Quebec, 1775: The American Invasion of Canada
The American attack on Quebec in 1775 was a key episode in the build-up to the War of Independence. Capture of the city would give the Americans control of Canada - a strategic disaster for the British. The subsequent campaign involved a 350-mile trek across uninhabited wilderness, a desperate American attack on the city of Quebec that left one American general dead and another wounded, and a British counterattack that culminated in a brutal naval battle on Lake Champlain. In this book Brendan Morrissey details the events of this ferocious struggle whose results would have such momentous consequences.
The American attack on Quebec in 1775 was a key episode in the build-up to the War of Independence. Capture of the city would give the Americans control of Canada - a strategic disaster for the British. In May 1775 Ethan Allen and Benedict Arnold captured Fort Ticonderoga and Crown Point, but Congress only reluctantly supported proceeding to a full invasion of Canada. Still, Arnold was permitted to lead an expedition to Quebec across modern-day Maine. However, during the 350-mile trek through largely uninhabited wilderness 300 men turned back, while another 150 deserted or died of disease - just 650 reached Quebec. The American siege continued until May, when the thaw brought British reinforcements and relief. More American defeats followed, and soon the British controlled Lake Champlain, but delays in building the fleet had left them insufficient time to recapture Crown Point and Fort Ticonderoga. The Americans were forced to permanently abandon their hopes of bringing Canada into their war of rebellion.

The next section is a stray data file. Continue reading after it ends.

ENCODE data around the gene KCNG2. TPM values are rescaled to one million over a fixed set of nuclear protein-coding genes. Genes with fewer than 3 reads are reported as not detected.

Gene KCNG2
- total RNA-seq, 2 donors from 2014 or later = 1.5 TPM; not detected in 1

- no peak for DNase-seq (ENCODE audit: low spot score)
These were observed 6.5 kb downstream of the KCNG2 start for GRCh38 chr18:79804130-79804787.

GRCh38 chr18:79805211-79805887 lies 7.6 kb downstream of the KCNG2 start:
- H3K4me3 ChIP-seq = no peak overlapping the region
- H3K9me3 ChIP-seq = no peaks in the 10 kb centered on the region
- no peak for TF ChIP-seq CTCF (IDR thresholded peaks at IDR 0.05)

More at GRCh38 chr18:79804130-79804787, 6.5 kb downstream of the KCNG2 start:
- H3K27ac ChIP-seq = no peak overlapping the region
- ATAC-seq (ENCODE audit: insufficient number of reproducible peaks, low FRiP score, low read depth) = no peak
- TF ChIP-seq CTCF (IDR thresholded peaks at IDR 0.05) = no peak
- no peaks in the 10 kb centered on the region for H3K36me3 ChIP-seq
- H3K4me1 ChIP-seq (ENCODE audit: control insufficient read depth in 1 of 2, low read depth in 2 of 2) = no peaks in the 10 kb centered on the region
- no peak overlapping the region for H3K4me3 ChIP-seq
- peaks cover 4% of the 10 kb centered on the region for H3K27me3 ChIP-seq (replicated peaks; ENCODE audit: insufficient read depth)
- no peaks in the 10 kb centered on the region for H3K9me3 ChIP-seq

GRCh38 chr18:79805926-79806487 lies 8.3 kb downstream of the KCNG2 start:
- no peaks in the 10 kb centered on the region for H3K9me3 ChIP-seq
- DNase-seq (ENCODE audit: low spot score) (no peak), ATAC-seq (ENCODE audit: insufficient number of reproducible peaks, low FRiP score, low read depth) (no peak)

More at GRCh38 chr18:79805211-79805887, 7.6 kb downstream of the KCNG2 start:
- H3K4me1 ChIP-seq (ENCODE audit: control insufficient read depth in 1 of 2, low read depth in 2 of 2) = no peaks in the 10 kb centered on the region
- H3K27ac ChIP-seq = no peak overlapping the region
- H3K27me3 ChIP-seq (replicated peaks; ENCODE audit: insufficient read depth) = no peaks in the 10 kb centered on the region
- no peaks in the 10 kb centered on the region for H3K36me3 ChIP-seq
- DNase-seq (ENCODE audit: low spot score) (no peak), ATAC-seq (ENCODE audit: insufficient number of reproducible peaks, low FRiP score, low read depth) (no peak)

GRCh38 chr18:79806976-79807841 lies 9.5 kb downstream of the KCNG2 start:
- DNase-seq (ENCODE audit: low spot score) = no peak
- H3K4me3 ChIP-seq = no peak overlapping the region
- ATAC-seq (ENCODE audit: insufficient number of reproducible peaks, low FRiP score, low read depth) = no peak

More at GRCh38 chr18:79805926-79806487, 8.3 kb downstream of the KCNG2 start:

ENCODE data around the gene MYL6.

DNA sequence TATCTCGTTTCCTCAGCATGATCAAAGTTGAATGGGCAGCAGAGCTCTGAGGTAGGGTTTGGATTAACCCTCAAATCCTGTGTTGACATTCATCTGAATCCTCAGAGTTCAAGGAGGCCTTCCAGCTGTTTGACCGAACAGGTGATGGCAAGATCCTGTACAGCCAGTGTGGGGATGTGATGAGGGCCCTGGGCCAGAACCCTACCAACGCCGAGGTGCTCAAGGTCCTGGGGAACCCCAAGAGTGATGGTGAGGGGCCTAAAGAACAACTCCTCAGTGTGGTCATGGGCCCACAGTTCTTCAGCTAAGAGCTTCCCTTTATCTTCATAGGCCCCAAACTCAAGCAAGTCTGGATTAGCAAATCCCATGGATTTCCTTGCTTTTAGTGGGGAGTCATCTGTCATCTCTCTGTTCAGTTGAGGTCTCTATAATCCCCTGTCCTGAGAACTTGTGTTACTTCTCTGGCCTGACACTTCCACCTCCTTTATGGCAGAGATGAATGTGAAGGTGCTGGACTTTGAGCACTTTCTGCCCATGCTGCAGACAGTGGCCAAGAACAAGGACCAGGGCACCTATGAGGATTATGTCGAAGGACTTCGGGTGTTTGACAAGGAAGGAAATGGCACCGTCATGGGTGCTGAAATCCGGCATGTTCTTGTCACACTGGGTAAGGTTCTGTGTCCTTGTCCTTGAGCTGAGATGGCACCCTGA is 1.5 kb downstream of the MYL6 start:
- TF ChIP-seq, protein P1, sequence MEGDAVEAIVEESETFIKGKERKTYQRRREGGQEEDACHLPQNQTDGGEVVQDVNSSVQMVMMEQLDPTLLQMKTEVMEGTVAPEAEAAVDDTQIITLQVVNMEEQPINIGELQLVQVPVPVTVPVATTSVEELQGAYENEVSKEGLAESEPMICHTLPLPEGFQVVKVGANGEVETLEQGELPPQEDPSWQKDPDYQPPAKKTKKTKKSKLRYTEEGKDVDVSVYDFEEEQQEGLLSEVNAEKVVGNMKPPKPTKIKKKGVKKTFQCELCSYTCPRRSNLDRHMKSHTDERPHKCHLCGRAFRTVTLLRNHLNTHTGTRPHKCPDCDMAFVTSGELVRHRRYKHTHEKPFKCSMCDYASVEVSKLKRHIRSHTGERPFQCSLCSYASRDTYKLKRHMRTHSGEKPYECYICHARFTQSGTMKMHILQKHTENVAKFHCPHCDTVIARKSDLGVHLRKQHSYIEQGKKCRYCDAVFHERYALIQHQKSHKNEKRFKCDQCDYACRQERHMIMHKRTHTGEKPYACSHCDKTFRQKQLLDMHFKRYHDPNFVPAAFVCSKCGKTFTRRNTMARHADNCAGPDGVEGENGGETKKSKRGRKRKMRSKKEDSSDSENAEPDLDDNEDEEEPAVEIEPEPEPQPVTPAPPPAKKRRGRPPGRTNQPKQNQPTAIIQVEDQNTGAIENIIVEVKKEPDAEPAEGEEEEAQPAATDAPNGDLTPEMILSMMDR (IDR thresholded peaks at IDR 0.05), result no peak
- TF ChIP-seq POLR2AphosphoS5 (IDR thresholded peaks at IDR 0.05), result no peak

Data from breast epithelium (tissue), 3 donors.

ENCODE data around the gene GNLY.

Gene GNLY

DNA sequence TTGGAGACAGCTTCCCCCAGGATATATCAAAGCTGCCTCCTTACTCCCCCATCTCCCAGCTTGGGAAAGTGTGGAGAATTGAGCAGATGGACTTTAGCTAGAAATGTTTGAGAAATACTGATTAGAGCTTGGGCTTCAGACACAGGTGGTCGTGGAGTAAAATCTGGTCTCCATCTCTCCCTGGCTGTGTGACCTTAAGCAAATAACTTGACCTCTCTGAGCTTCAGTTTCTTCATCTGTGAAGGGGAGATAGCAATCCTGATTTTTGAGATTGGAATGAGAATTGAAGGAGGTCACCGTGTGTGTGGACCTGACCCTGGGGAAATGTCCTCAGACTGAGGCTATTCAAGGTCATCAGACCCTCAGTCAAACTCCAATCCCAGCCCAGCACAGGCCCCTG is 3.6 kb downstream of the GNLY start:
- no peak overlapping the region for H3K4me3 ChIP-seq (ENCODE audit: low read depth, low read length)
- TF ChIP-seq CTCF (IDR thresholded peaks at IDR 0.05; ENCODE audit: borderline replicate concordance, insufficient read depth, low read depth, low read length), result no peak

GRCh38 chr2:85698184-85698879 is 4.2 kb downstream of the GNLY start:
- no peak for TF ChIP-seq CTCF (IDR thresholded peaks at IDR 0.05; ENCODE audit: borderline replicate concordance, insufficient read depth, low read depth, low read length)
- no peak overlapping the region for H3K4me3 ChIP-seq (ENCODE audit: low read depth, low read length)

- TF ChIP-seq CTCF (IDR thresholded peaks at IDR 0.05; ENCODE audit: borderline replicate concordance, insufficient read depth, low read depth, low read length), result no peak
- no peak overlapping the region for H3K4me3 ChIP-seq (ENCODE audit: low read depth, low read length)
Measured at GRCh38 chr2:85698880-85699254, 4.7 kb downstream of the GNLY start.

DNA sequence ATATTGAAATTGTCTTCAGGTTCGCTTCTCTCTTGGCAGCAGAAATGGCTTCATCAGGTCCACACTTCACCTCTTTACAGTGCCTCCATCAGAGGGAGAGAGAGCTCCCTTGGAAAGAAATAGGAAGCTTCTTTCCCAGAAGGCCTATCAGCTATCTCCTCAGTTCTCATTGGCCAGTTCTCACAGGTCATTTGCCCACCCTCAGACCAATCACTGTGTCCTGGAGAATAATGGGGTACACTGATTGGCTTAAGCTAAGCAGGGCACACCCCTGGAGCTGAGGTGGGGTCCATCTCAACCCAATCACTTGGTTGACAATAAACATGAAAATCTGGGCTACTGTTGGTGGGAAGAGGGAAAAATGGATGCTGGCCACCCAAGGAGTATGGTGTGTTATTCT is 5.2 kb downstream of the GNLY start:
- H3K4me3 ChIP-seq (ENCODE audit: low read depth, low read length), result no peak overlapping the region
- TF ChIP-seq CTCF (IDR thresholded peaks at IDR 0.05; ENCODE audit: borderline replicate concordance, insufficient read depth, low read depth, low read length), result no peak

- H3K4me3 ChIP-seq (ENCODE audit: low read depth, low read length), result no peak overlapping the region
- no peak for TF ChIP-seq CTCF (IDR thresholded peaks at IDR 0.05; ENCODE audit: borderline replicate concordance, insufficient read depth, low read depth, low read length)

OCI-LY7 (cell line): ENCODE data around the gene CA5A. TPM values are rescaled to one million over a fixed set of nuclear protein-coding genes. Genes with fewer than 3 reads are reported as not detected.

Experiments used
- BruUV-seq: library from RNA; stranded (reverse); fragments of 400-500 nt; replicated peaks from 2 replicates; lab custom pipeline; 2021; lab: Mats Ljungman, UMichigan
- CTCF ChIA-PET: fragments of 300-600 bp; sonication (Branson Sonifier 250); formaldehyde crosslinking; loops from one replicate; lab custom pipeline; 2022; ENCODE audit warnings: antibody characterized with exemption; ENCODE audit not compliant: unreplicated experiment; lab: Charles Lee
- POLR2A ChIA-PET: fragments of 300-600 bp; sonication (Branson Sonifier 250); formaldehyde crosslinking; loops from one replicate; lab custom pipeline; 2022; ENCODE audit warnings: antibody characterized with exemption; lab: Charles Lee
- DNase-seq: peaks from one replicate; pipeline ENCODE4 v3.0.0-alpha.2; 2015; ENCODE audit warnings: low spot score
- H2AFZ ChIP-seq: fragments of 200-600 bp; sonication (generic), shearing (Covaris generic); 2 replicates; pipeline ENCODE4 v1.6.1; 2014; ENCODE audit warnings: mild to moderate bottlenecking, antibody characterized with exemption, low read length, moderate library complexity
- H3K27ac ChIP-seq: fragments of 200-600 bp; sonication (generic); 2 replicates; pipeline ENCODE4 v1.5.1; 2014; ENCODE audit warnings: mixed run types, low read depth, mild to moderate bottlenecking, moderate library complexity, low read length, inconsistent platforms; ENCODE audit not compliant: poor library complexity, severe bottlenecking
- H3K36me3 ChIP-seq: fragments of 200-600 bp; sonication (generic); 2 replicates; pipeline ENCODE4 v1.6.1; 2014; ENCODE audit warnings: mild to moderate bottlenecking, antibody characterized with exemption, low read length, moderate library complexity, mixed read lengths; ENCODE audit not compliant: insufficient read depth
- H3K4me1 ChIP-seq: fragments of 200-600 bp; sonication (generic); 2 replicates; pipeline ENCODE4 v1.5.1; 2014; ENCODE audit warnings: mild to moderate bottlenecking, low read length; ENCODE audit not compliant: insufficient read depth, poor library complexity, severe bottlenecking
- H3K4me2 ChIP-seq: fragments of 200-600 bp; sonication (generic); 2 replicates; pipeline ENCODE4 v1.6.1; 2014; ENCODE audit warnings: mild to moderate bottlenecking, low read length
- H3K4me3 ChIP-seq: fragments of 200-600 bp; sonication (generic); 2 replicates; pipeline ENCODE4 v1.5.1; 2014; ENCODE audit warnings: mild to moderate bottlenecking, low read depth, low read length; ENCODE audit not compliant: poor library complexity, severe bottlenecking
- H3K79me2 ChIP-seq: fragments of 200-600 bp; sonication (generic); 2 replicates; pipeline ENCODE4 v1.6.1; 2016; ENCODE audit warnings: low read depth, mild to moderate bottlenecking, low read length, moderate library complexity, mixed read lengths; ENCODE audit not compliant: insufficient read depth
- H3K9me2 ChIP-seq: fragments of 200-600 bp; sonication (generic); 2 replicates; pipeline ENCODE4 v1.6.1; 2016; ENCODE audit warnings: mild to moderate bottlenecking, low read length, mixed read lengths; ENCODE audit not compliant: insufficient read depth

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THE ROAD TO QUEBEC
THE OPPOSING FORCES
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